Cholinergic fast time-scale modulation of cortical physiology is critical for cognition, but direct local measurement of neuromodulators in vivo is challenging. Choline oxidase (ChOx)-based electrochemical biosensors have been used to capture fast cholinergic signals in behaving animals. However, these transients might be biased by local field potential and O2-evoked enzymatic responses. Using a novel Tetrode-based Amperometric ChOx (TACO) sensor we performed highly sensitive and selective simultaneous measurement of ChOx activity (COA) and O2. In vitro and in vivo experiments, supported by mathematical modeling, revealed that non-steady-state enzyme responses to O2 give rise to phasic COA dynamics. This mechanism accounts for most of COA transients in the hippocampus, including those following locomotion bouts and sharp-wave/ripples Our results suggest that it is unfeasible to probe phasic cholinergic signals under most behavioral paradigms with current ChOx biosensors. This confound is generalizable to any oxidase-based biosensor, entailing rigorous controls and new biosensor designs.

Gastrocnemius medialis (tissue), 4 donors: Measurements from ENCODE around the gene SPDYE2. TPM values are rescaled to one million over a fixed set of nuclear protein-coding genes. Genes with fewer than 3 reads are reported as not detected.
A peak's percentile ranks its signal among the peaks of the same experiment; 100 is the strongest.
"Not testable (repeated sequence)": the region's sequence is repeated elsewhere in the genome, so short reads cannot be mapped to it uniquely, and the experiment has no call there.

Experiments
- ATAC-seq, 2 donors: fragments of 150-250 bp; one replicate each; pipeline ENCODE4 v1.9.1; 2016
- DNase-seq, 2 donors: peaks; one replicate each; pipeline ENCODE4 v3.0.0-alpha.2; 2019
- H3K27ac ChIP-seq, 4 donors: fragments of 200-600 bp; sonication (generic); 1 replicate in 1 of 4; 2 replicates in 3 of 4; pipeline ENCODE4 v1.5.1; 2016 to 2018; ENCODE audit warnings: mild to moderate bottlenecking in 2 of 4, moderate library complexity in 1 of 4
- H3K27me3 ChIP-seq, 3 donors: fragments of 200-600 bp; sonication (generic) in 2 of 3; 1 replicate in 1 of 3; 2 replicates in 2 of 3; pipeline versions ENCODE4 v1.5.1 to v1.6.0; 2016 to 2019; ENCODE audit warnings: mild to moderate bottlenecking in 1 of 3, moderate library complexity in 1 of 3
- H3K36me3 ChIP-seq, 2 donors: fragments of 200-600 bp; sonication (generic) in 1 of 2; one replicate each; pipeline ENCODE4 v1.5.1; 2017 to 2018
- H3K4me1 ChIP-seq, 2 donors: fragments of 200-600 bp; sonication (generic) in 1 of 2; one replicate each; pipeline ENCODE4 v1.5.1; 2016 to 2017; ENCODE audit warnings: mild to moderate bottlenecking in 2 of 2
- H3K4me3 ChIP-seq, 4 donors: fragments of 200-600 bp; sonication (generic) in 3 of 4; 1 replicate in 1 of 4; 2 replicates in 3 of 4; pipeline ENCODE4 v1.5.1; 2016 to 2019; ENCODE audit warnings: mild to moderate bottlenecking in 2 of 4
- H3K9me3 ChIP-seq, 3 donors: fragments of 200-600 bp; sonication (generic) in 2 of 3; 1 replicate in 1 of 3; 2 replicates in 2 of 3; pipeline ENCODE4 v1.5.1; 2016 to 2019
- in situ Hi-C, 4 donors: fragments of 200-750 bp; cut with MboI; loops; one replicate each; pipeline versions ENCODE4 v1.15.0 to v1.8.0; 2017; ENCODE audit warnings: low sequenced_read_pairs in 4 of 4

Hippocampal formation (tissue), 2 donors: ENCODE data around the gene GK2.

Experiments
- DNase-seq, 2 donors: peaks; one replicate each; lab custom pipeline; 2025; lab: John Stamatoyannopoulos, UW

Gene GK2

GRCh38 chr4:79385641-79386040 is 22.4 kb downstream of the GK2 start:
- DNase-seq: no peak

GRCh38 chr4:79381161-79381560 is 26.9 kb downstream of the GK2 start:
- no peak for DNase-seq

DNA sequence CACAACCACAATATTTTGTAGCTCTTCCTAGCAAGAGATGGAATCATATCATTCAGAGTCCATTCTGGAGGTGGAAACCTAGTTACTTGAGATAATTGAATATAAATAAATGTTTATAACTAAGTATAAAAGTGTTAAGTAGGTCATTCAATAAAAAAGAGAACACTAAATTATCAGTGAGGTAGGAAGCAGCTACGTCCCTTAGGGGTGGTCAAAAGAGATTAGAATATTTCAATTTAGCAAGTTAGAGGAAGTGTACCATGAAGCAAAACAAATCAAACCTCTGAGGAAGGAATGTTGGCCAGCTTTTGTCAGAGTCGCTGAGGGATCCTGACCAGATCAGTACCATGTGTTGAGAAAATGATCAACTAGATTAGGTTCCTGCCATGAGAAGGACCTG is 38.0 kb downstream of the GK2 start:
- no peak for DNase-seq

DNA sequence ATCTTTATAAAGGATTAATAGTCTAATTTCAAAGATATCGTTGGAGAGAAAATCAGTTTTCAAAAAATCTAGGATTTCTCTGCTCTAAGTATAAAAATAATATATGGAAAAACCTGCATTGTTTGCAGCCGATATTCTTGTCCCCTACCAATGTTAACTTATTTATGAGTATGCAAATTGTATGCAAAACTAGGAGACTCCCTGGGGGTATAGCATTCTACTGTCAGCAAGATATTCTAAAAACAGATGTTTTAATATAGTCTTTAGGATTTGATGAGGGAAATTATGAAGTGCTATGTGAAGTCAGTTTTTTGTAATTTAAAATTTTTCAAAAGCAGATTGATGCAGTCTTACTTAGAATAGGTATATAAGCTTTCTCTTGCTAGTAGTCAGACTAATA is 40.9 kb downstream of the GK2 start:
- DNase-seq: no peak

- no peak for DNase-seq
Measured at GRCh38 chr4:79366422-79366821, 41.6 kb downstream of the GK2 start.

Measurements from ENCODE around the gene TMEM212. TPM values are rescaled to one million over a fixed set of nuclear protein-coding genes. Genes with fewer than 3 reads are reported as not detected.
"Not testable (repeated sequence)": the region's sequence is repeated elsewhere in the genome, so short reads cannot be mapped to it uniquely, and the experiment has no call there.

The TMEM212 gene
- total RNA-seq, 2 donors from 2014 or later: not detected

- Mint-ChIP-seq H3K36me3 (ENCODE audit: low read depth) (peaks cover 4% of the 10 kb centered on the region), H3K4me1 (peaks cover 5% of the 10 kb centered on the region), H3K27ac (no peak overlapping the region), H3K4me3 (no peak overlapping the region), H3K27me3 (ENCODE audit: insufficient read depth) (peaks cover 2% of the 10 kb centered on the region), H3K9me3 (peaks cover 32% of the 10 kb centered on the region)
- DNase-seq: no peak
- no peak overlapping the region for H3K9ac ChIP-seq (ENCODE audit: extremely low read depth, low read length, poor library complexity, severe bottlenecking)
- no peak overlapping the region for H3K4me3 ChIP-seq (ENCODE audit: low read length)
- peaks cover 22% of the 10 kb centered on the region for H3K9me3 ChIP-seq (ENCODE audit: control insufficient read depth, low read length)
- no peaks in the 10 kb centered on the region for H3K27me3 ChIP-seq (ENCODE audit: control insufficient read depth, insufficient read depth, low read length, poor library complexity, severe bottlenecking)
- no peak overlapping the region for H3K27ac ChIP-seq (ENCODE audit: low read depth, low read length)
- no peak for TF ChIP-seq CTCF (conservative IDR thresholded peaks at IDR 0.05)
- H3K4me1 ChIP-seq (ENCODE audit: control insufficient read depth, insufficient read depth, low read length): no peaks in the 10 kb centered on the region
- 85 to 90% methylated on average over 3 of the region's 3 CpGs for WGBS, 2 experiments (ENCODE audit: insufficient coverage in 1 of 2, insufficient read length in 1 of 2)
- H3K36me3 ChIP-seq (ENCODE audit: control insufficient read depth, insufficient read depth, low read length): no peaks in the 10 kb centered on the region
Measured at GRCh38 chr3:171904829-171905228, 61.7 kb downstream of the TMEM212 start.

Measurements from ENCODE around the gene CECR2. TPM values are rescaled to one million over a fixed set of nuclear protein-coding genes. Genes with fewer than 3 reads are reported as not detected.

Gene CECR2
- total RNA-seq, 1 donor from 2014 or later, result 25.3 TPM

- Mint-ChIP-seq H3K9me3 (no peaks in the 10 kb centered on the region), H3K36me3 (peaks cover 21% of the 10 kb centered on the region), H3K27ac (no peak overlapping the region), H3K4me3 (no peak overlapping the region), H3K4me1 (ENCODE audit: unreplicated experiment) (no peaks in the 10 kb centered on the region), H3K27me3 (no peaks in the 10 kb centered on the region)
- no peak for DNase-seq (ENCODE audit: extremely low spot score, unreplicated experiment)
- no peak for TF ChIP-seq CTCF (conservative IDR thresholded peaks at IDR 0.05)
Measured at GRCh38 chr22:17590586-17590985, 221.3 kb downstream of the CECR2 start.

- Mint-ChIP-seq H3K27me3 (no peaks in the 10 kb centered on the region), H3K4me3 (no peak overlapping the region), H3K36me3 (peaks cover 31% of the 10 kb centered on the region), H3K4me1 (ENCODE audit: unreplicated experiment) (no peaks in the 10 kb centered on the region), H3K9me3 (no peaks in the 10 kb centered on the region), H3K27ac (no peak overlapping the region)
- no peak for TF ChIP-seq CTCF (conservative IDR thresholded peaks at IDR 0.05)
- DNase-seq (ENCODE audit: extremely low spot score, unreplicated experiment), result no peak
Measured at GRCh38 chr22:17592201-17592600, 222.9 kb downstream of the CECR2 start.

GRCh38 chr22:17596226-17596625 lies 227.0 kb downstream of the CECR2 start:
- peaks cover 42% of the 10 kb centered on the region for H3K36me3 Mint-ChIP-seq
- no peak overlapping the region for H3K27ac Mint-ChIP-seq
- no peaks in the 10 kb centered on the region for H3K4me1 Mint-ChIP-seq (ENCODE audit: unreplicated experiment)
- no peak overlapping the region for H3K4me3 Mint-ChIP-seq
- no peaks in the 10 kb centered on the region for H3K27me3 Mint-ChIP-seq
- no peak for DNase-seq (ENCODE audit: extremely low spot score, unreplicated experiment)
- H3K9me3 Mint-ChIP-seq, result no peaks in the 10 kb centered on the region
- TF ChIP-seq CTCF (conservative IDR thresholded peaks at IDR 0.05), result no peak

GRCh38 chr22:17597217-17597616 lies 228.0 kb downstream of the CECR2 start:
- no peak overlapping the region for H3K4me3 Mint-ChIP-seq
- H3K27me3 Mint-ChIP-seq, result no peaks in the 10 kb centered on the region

Raw and intermediate data is provided for the in vitro analysis of biosensor's O2 dependence (Figure 7). The code used to model biosensor responses in vitro and obtain the plots in Figure 8 is also provided. Raw data is deposited at http://doi.org/10.5281/zenodo.4020348.
- Anton Sirota
- Anton Sirota
The funders had no role in study design, data collection and interpretation, or the decision to submit the work for publication.
Animal experimentation: All experimental procedures were established, and have been approved in accordance with the stipulations of the German animal welfare law (Tierschutzgesetz )(ROB-55.2-2532.Vet_02-16-170).
- Tianyi Mao, Oregon Health and Science University, United States
© 2021, Santos & Sirota
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